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Posts Tagged ‘wheelchair’

Blue eyes sparkling, he moved his right arm into an upright “L”, bent his wrist, and then touched his four fingers to his thumb.  He turned his hand toward his face, opened and closed the fingers, and without speaking pretended to have a conversation with this creative goose he had made.  The shy child smiled.

It was a beautiful Sunday afternoon, and Nursing Home Courtyard was filled with families enjoying the sun, visiting loved ones who were residents or Rehab patients. The entertainer continued his show for a few more minutes, until the child’s attention was drawn elsewhere.  Watching the child return to her mother, the entertainer’s eyes continued to sparkle and he smiled as he rolled his wheelchair across the courtyard toward another resident, sitting alone. His antics continued with her, until she dozed off.

He turned his chair around, and then wheeled over to a woman sitting next to her sleeping mother. The daughter was holding tight onto a tissue, which she used to dab her eyes every now and then. The entertainer’s eyes softened, and he gently took a pen from his pocket. Without speaking, he caught the daughter’s attention. Using a wide-eyed expression and his mouth in an “O”, he held the pen upright between two fingers, and moved it to make it look like it was rubber. The daughter smiled, and thanked him. He smiled back, turned his chair around, and headed toward another corner of the yard.

A gentle face of God in the Ordinary: an elderly resident with no visitors of his own, unable to speak, had communicated volumes about the love of God to the lonely and afraid.

Diane L. Neuls DeBlasio 2011

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The old yellow Cadillac pulled up to the front door of the Physical Therapy Office and parked under the No Parking sign. An elderly wife got out of the driver’s seat, walked to the back of the car, and popped open the trunk. Stretching, she reached in and pulled out a folded up wheelchair. Putting the chair down on the ground, she unfolded it, and then wheeled it to the front passenger door.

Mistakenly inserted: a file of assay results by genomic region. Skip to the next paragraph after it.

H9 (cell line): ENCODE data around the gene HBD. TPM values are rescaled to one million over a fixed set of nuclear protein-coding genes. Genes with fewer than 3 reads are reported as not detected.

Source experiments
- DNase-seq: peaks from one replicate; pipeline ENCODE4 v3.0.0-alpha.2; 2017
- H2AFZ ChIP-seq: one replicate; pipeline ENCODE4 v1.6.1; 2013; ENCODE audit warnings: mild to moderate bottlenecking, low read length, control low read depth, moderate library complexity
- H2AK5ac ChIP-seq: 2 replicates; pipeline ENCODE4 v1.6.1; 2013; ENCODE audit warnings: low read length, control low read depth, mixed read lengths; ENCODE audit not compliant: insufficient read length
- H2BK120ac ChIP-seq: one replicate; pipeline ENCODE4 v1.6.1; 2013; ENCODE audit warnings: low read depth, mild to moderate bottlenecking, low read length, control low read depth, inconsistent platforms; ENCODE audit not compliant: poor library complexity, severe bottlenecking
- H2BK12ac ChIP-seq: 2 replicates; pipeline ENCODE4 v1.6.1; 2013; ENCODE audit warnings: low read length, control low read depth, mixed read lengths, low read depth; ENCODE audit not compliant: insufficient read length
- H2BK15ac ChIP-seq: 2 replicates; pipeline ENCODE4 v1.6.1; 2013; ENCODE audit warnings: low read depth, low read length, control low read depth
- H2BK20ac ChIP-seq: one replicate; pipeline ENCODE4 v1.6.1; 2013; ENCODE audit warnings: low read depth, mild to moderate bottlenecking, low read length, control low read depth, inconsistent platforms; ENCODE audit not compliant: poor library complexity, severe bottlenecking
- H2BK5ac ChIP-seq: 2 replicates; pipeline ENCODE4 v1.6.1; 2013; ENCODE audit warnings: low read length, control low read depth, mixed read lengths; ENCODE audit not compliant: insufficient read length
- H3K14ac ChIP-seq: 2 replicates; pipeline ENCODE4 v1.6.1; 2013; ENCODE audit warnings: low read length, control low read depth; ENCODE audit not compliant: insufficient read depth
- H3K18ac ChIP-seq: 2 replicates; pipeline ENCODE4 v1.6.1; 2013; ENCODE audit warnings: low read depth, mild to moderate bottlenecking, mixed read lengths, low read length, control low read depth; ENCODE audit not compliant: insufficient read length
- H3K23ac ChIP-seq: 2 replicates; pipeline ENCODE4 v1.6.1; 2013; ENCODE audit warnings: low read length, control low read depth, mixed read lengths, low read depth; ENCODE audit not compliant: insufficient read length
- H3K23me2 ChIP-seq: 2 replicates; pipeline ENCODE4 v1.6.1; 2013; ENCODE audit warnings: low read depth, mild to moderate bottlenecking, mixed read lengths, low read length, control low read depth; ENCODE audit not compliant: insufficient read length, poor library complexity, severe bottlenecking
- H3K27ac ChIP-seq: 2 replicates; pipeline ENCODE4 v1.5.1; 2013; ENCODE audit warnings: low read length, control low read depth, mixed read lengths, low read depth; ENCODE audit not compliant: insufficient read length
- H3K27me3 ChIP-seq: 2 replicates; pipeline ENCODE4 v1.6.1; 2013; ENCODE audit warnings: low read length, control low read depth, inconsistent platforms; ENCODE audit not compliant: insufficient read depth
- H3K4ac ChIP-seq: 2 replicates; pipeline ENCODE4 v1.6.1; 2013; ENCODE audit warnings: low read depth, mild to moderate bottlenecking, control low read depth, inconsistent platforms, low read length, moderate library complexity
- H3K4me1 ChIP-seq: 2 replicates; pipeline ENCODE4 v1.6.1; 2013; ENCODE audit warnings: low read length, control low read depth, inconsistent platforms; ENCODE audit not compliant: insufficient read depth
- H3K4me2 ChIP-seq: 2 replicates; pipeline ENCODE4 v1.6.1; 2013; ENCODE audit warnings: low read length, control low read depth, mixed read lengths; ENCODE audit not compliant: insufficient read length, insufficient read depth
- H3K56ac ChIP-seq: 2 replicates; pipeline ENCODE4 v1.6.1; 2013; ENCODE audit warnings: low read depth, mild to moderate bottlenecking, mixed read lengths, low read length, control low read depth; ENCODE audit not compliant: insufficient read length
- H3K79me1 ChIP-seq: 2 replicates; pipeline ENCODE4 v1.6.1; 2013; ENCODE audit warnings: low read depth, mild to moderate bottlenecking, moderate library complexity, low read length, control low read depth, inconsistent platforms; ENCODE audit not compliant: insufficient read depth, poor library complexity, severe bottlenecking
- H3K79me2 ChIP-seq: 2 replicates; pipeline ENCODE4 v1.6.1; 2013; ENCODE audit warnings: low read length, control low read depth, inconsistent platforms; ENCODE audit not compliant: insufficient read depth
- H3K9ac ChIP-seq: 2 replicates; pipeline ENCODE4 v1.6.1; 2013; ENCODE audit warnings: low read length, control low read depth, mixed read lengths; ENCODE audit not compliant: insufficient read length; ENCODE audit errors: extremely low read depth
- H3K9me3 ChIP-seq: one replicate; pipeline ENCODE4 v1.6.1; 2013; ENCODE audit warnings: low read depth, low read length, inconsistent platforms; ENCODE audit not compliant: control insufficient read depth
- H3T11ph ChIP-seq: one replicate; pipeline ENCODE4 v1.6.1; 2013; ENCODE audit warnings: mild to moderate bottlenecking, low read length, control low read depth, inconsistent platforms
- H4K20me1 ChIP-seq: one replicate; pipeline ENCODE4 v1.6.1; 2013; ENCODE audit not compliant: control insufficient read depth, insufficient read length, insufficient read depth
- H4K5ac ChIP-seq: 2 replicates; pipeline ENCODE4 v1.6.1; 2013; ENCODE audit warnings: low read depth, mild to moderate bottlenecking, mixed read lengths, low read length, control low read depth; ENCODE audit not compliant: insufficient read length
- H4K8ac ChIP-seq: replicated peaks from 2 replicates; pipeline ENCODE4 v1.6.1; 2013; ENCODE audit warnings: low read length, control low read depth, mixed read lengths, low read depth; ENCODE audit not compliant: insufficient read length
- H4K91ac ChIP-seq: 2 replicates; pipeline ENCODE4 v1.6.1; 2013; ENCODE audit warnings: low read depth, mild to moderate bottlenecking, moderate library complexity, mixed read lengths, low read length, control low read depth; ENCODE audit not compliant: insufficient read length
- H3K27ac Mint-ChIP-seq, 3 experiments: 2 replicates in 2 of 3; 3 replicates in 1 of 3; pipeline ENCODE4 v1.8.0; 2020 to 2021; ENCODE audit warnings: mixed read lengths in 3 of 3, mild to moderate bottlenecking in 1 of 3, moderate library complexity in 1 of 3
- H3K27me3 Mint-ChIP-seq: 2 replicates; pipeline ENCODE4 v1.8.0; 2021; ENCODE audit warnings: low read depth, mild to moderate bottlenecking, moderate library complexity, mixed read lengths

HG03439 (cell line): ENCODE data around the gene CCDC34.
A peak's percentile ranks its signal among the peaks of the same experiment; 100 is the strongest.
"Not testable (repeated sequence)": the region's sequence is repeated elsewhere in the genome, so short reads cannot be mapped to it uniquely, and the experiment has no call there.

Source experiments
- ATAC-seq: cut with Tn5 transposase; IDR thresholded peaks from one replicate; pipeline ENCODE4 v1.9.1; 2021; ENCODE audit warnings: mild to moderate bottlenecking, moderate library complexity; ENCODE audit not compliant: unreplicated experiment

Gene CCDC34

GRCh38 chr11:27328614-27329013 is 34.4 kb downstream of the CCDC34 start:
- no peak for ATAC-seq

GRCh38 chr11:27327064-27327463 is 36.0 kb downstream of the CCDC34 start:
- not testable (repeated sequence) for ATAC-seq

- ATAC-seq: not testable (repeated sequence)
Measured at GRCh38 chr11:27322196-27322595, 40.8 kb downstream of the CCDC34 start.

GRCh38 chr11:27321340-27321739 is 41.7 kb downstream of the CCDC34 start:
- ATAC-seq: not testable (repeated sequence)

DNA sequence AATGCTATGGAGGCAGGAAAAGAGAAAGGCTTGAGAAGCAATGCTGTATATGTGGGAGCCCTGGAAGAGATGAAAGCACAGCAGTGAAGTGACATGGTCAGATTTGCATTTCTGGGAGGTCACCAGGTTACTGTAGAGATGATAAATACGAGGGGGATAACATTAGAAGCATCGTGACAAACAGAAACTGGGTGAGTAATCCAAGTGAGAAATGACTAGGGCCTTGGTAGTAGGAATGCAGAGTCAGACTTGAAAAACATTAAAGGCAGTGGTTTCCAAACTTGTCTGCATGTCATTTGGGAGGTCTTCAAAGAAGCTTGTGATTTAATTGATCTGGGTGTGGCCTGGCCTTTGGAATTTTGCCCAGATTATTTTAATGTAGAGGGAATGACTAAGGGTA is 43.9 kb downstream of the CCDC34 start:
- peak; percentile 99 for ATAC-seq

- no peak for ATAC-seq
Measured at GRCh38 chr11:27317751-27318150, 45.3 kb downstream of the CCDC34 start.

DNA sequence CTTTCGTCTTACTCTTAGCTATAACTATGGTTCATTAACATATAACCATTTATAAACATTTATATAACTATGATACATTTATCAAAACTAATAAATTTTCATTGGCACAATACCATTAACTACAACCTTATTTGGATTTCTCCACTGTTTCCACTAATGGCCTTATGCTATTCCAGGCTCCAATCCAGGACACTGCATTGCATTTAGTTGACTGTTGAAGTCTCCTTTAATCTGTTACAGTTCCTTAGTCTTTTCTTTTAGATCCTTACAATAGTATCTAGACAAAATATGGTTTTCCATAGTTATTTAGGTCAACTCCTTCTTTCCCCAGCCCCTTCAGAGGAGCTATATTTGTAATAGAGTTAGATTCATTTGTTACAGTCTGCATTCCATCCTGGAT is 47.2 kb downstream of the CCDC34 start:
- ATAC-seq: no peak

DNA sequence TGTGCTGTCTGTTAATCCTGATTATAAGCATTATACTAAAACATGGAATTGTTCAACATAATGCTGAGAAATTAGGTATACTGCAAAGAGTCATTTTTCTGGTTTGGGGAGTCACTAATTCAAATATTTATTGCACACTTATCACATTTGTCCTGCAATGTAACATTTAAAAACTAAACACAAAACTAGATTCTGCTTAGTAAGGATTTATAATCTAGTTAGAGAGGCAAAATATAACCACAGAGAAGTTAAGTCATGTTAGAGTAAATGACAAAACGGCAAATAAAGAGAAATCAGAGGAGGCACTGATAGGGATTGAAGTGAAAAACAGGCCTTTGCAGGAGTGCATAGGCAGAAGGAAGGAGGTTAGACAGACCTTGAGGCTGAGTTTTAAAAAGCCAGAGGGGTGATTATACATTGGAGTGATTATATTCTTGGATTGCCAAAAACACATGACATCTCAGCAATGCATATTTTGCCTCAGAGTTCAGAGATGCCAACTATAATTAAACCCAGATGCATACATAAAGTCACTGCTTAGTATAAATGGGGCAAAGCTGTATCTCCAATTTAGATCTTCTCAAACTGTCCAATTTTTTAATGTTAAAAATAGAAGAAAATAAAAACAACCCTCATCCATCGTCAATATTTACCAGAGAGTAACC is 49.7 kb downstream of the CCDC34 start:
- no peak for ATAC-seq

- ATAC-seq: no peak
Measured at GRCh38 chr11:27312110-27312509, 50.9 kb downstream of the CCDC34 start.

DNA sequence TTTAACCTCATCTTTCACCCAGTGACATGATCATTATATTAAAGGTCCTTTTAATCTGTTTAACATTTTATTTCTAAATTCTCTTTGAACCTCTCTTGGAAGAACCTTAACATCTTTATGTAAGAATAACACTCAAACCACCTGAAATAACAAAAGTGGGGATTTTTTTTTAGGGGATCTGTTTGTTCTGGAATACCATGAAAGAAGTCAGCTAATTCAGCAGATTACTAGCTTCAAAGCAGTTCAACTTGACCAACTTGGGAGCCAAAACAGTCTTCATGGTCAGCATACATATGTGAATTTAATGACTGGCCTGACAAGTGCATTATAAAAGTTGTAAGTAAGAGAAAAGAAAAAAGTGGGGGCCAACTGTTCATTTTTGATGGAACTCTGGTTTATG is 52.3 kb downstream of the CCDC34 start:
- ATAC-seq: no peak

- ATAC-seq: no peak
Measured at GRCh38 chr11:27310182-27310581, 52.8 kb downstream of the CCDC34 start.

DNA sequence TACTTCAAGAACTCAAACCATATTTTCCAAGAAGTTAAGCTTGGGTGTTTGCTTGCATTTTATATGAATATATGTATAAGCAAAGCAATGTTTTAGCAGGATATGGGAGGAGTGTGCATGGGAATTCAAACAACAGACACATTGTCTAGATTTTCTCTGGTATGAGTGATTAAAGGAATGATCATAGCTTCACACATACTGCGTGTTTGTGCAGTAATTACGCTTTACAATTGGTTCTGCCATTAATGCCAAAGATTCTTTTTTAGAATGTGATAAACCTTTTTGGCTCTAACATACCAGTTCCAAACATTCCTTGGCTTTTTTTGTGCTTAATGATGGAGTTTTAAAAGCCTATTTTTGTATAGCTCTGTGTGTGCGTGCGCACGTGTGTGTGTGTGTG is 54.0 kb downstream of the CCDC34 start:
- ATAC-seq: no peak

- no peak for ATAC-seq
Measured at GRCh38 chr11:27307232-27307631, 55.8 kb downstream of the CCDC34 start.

It took a little while and a bit of help from the wife, but the husband was finally out of the car and seated securely in the wheelchair. The wife pushed her husband in the chair up the sidewalk ramp, and then put it in park next to the front door railing. Assuring him she’d be right back, she went into the car, started it up, and drove to a legal parking space.

The husband patiently waited in his chair for her to return. When she had walked from the parking lot back to him, they smiled at each other. She then stood next to her husband. Curious, and wondering why they weren’t moving, I looked closer and saw that the husband was slowly, carefully, moving his arm up and out so his hand could push the handicapped door opener. When he had successfully opened the door for his wife, she thanked him and then pushed his chair into the Physical Therapy Office.

© Diane L. Neuls DeBlasio 2011

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